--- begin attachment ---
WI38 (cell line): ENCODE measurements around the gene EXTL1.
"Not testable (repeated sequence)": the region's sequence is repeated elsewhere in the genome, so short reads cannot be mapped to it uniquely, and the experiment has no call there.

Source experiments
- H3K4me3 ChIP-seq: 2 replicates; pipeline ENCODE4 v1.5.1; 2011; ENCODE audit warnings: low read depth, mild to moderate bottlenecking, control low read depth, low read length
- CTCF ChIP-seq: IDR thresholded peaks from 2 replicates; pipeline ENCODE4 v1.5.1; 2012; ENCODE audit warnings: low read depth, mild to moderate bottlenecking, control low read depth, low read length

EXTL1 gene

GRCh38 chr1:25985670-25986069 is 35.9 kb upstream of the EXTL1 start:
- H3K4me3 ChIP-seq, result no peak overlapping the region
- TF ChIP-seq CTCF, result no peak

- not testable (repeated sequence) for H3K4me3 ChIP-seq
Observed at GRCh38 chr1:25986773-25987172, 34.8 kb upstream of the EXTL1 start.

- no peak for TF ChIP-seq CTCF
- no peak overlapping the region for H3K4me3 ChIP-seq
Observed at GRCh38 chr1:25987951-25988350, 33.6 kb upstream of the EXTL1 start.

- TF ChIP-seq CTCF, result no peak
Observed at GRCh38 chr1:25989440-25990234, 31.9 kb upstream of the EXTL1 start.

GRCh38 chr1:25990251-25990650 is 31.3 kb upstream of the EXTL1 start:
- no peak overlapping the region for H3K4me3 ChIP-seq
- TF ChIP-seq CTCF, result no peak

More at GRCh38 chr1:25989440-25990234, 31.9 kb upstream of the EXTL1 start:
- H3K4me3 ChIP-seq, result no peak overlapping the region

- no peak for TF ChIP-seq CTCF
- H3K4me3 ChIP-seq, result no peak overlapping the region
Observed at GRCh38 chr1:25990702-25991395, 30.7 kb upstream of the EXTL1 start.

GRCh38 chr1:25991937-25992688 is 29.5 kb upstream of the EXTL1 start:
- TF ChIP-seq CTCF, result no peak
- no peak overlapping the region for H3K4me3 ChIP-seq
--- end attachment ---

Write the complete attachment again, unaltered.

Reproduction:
WI38 (cell line): ENCODE measurements around the gene EXTL1.
"Not testable (repeated sequence)": the region's sequence is repeated elsewhere in the genome, so short reads cannot be mapped to it uniquely, and the experiment has no call there.

Source experiments
- H3K4me3 ChIP-seq: 2 replicates; pipeline ENCODE4 v1.5.1; 2011; ENCODE audit warnings: low read depth, mild to moderate bottlenecking, control low read depth, low read length
- CTCF ChIP-seq: IDR thresholded peaks from 2 replicates; pipeline ENCODE4 v1.5.1; 2012; ENCODE audit warnings: low read depth, mild to moderate bottlenecking, control low read depth, low read length

EXTL1 gene

GRCh38 chr1:25985670-25986069 is 35.9 kb upstream of the EXTL1 start:
- H3K4me3 ChIP-seq, result no peak overlapping the region
- TF ChIP-seq CTCF, result no peak

- not testable (repeated sequence) for H3K4me3 ChIP-seq
Observed at GRCh38 chr1:25986773-25987172, 34.8 kb upstream of the EXTL1 start.

- no peak for TF ChIP-seq CTCF
- no peak overlapping the region for H3K4me3 ChIP-seq
Observed at GRCh38 chr1:25987951-25988350, 33.6 kb upstream of the EXTL1 start.

- TF ChIP-seq CTCF, result no peak
Observed at GRCh38 chr1:25989440-25990234, 31.9 kb upstream of the EXTL1 start.

GRCh38 chr1:25990251-25990650 is 31.3 kb upstream of the EXTL1 start:
- no peak overlapping the region for H3K4me3 ChIP-seq
- TF ChIP-seq CTCF, result no peak

More at GRCh38 chr1:25989440-25990234, 31.9 kb upstream of the EXTL1 start:
- H3K4me3 ChIP-seq, result no peak overlapping the region

- no peak for TF ChIP-seq CTCF
- H3K4me3 ChIP-seq, result no peak overlapping the region
Observed at GRCh38 chr1:25990702-25991395, 30.7 kb upstream of the EXTL1 start.

GRCh38 chr1:25991937-25992688 is 29.5 kb upstream of the EXTL1 start:
- TF ChIP-seq CTCF, result no peak
- no peak overlapping the region for H3K4me3 ChIP-seq